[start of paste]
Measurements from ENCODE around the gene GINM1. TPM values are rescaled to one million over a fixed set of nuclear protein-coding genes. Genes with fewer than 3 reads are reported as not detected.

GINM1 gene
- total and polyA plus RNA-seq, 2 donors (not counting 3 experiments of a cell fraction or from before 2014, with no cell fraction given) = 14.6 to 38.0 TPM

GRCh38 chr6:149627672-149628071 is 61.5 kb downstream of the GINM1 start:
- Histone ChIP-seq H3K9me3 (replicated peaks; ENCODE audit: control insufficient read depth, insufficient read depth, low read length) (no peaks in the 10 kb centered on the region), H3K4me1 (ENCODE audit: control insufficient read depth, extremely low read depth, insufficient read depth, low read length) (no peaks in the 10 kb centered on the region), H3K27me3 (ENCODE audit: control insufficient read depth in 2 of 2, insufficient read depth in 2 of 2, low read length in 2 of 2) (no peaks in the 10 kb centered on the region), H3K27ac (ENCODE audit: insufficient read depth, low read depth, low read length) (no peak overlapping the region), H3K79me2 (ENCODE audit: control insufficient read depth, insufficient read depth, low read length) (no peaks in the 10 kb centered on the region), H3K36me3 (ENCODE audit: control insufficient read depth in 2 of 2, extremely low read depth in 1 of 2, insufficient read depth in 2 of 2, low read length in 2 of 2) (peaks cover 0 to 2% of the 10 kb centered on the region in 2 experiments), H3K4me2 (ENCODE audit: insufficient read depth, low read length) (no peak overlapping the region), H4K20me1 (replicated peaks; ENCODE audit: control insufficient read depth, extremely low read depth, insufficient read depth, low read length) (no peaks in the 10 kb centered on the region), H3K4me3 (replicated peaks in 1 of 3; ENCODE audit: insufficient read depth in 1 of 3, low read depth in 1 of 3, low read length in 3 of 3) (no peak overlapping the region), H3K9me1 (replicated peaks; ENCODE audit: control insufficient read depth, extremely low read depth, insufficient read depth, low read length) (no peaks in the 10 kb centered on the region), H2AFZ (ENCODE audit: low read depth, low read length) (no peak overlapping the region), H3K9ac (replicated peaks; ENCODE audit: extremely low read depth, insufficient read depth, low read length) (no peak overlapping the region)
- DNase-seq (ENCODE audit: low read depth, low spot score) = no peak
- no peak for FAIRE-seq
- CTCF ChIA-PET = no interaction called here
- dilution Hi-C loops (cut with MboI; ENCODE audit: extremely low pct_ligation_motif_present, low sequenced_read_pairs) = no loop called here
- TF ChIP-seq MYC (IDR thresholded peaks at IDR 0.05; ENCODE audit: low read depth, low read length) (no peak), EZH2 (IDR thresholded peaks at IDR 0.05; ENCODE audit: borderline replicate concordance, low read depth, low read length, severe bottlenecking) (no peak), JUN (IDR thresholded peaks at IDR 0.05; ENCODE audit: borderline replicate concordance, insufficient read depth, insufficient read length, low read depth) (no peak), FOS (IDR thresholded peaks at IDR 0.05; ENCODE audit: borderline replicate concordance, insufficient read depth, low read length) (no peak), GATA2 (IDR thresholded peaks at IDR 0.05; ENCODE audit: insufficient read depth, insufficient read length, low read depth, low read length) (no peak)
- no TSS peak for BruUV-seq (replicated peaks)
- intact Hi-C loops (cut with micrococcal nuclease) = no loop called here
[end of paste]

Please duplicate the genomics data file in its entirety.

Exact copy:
Measurements from ENCODE around the gene GINM1. TPM values are rescaled to one million over a fixed set of nuclear protein-coding genes. Genes with fewer than 3 reads are reported as not detected.

GINM1 gene
- total and polyA plus RNA-seq, 2 donors (not counting 3 experiments of a cell fraction or from before 2014, with no cell fraction given) = 14.6 to 38.0 TPM

GRCh38 chr6:149627672-149628071 is 61.5 kb downstream of the GINM1 start:
- Histone ChIP-seq H3K9me3 (replicated peaks; ENCODE audit: control insufficient read depth, insufficient read depth, low read length) (no peaks in the 10 kb centered on the region), H3K4me1 (ENCODE audit: control insufficient read depth, extremely low read depth, insufficient read depth, low read length) (no peaks in the 10 kb centered on the region), H3K27me3 (ENCODE audit: control insufficient read depth in 2 of 2, insufficient read depth in 2 of 2, low read length in 2 of 2) (no peaks in the 10 kb centered on the region), H3K27ac (ENCODE audit: insufficient read depth, low read depth, low read length) (no peak overlapping the region), H3K79me2 (ENCODE audit: control insufficient read depth, insufficient read depth, low read length) (no peaks in the 10 kb centered on the region), H3K36me3 (ENCODE audit: control insufficient read depth in 2 of 2, extremely low read depth in 1 of 2, insufficient read depth in 2 of 2, low read length in 2 of 2) (peaks cover 0 to 2% of the 10 kb centered on the region in 2 experiments), H3K4me2 (ENCODE audit: insufficient read depth, low read length) (no peak overlapping the region), H4K20me1 (replicated peaks; ENCODE audit: control insufficient read depth, extremely low read depth, insufficient read depth, low read length) (no peaks in the 10 kb centered on the region), H3K4me3 (replicated peaks in 1 of 3; ENCODE audit: insufficient read depth in 1 of 3, low read depth in 1 of 3, low read length in 3 of 3) (no peak overlapping the region), H3K9me1 (replicated peaks; ENCODE audit: control insufficient read depth, extremely low read depth, insufficient read depth, low read length) (no peaks in the 10 kb centered on the region), H2AFZ (ENCODE audit: low read depth, low read length) (no peak overlapping the region), H3K9ac (replicated peaks; ENCODE audit: extremely low read depth, insufficient read depth, low read length) (no peak overlapping the region)
- DNase-seq (ENCODE audit: low read depth, low spot score) = no peak
- no peak for FAIRE-seq
- CTCF ChIA-PET = no interaction called here
- dilution Hi-C loops (cut with MboI; ENCODE audit: extremely low pct_ligation_motif_present, low sequenced_read_pairs) = no loop called here
- TF ChIP-seq MYC (IDR thresholded peaks at IDR 0.05; ENCODE audit: low read depth, low read length) (no peak), EZH2 (IDR thresholded peaks at IDR 0.05; ENCODE audit: borderline replicate concordance, low read depth, low read length, severe bottlenecking) (no peak), JUN (IDR thresholded peaks at IDR 0.05; ENCODE audit: borderline replicate concordance, insufficient read depth, insufficient read length, low read depth) (no peak), FOS (IDR thresholded peaks at IDR 0.05; ENCODE audit: borderline replicate concordance, insufficient read depth, low read length) (no peak), GATA2 (IDR thresholded peaks at IDR 0.05; ENCODE audit: insufficient read depth, insufficient read length, low read depth, low read length) (no peak)
- no TSS peak for BruUV-seq (replicated peaks)
- intact Hi-C loops (cut with micrococcal nuclease) = no loop called here